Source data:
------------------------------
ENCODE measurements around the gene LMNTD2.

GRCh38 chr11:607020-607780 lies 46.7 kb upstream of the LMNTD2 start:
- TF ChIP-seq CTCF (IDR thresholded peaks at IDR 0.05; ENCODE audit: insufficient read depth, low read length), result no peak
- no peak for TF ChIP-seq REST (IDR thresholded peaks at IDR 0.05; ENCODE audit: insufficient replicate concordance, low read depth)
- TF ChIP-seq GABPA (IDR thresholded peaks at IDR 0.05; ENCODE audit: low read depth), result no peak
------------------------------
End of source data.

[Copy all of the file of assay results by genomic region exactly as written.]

ENCODE measurements around the gene LMNTD2.

GRCh38 chr11:607020-607780 lies 46.7 kb upstream of the LMNTD2 start:
- TF ChIP-seq CTCF (IDR thresholded peaks at IDR 0.05; ENCODE audit: insufficient read depth, low read length), result no peak
- no peak for TF ChIP-seq REST (IDR thresholded peaks at IDR 0.05; ENCODE audit: insufficient replicate concordance, low read depth)
- TF ChIP-seq GABPA (IDR thresholded peaks at IDR 0.05; ENCODE audit: low read depth), result no peak